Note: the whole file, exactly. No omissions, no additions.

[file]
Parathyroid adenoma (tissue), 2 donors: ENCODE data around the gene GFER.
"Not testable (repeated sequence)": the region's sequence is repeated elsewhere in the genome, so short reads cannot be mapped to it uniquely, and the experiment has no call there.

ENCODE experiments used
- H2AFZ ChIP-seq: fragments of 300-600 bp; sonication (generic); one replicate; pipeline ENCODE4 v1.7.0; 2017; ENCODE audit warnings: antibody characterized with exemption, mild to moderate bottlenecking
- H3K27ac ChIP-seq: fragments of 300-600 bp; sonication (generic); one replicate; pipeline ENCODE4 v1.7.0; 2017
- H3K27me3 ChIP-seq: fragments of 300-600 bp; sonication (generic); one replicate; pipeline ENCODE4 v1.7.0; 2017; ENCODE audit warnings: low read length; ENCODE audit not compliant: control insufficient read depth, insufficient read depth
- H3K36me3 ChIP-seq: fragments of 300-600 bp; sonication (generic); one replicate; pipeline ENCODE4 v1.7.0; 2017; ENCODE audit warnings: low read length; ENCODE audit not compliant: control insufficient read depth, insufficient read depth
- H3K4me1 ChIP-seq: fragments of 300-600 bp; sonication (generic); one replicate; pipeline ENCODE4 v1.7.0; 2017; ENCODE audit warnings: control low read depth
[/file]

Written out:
Parathyroid adenoma (tissue), 2 donors: ENCODE data around the gene GFER.
"Not testable (repeated sequence)": the region's sequence is repeated elsewhere in the genome, so short reads cannot be mapped to it uniquely, and the experiment has no call there.

ENCODE experiments used
- H2AFZ ChIP-seq: fragments of 300-600 bp; sonication (generic); one replicate; pipeline ENCODE4 v1.7.0; 2017; ENCODE audit warnings: antibody characterized with exemption, mild to moderate bottlenecking
- H3K27ac ChIP-seq: fragments of 300-600 bp; sonication (generic); one replicate; pipeline ENCODE4 v1.7.0; 2017
- H3K27me3 ChIP-seq: fragments of 300-600 bp; sonication (generic); one replicate; pipeline ENCODE4 v1.7.0; 2017; ENCODE audit warnings: low read length; ENCODE audit not compliant: control insufficient read depth, insufficient read depth
- H3K36me3 ChIP-seq: fragments of 300-600 bp; sonication (generic); one replicate; pipeline ENCODE4 v1.7.0; 2017; ENCODE audit warnings: low read length; ENCODE audit not compliant: control insufficient read depth, insufficient read depth
- H3K4me1 ChIP-seq: fragments of 300-600 bp; sonication (generic); one replicate; pipeline ENCODE4 v1.7.0; 2017; ENCODE audit warnings: control low read depth